A few days after Maharajji's Mahasamadhi, a busload of foreign devotees descended upon Vrindavan. Accompanied by Ram Dass, they came from all over to attend the final bhandara of great feeding which was associated with the final rituals twelve days after death.
During this period there were discussions regarding the gathering of stories from Baba's Indian devotees for eventual inclusion in a book (Miracle of Love). Myself, Janaki and Chaitanya were offered the opportunity to serve as collectors of stories.
After the departure of these friends, the three of us stayed on in Kainchi for another month, enjoying the quiet of the ashram and the valley. We then began a slow pilgrimage across North India, visiting and staying with Baba's devotees.
The divide that had for so long separated the new and foreign devotees from the old Indian ones had vanished. We now shared a sense of common loss and common family. It was a magical journey into the hearts and memories of people who had been called to Maharajji years earlier.
We traveled eastward and stopped in Jaganath Puri for a bit of R & R and an opportunity to consolidate our ever-increasing library of stories. we rented a small four-room ashram on the beach. This was the same holy Itown where Maharajji had sent me two years earlier during the war with Pakistan. It carried great memories and was truly a mystical place. It was also one of Baba's favorite places to visit. He and his entourage had often spent their winter months there. We had heard from some of his Indian devotees leading up to our arrival in Puri that maharajji was in fact still "in body". The whole death and cremation was just a trick or illusion so he could get away from "entral jail". Many people truly believed this.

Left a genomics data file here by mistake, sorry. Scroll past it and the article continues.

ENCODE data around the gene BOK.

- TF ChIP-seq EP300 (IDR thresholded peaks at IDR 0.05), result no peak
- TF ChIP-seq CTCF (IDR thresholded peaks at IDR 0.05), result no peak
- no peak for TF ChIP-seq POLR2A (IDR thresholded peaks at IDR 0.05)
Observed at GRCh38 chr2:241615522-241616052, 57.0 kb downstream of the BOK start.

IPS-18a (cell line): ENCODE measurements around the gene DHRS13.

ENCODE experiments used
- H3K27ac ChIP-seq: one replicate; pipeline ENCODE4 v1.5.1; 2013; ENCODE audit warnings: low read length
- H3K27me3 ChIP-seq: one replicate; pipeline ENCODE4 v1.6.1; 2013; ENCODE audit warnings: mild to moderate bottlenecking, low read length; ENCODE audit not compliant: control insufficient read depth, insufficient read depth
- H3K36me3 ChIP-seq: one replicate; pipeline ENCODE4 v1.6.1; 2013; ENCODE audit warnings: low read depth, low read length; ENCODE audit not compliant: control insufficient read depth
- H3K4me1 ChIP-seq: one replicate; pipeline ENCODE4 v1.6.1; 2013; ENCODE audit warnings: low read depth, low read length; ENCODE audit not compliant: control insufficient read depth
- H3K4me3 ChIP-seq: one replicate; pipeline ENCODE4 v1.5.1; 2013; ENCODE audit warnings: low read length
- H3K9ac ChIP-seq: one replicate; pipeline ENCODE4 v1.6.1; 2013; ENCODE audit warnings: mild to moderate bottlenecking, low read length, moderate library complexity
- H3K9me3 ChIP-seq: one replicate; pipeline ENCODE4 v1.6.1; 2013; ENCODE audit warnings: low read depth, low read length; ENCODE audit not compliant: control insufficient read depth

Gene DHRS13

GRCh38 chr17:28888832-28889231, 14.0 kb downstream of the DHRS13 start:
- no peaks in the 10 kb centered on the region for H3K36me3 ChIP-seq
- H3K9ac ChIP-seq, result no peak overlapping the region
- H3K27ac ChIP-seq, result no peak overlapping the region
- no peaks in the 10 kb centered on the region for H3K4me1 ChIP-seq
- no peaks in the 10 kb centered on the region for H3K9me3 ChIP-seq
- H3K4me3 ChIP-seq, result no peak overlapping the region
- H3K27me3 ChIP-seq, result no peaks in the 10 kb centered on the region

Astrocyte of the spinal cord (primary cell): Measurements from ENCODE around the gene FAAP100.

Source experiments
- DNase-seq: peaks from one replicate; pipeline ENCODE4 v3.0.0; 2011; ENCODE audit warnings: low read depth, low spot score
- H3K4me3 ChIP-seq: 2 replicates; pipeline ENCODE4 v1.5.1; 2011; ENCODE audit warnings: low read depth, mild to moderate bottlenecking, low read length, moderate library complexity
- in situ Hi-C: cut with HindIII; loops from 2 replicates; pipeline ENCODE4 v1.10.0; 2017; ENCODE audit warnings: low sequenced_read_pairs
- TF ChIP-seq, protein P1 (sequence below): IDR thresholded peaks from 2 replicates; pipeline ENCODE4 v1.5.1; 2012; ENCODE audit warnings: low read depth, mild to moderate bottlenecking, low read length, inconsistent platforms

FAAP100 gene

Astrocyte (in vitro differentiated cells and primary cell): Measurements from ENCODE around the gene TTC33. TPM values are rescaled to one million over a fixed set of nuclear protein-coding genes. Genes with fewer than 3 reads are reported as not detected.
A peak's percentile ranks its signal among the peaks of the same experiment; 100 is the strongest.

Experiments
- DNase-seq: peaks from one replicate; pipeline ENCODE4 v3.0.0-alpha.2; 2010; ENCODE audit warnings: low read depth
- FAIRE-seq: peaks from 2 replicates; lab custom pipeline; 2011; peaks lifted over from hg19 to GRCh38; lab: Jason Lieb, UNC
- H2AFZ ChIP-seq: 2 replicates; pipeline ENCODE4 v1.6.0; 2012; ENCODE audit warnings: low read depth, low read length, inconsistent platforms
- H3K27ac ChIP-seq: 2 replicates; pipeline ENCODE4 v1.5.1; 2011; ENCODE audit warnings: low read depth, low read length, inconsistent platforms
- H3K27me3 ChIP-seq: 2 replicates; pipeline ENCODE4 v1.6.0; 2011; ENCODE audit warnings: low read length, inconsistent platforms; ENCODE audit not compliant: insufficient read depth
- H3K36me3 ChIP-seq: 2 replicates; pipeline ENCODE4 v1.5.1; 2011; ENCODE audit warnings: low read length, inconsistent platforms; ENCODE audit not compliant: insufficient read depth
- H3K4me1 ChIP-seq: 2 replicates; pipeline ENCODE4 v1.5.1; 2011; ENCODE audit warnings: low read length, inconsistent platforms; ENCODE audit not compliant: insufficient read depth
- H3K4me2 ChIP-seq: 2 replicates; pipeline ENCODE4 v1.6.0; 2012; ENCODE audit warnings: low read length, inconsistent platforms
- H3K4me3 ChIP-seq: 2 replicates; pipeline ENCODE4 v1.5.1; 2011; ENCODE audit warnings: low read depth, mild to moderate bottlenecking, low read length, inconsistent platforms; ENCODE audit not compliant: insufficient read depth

According to them Baba had been seen in several places, including Amarkantak, and had given darshan to some devotees. In some way Baba was just out of sight, just around the corner, watching us unseen from behind.
Janaki and I had brought a portion of the ashes from cremation in Vrindavan with us. Our plan had always been to immerse the ashes in the Bay of Bengal in Puri. This was in keeping with the Hindu tradition of immersion in all the sacred waters of India. On the appointed day we waded into the water to chest height carrying the ashes wrapped in a gumpsha. We ducked under the water and opened the cloth and watched the ashes dispersed in the warm and swirling water. Then we put our heads above water to catch our breath. At that moment hardly fifteen feet from us a huge black dolphin leaped out of the ocean, splashing down nearby and disappearing under the waves. We watched in amazement. We had not seen one of these creatures before, and certainly not close-up. We waited for it to re-emerge. But it never did. Darshan. The Ocean-god had sent its emissary to receive Baba's ashes.
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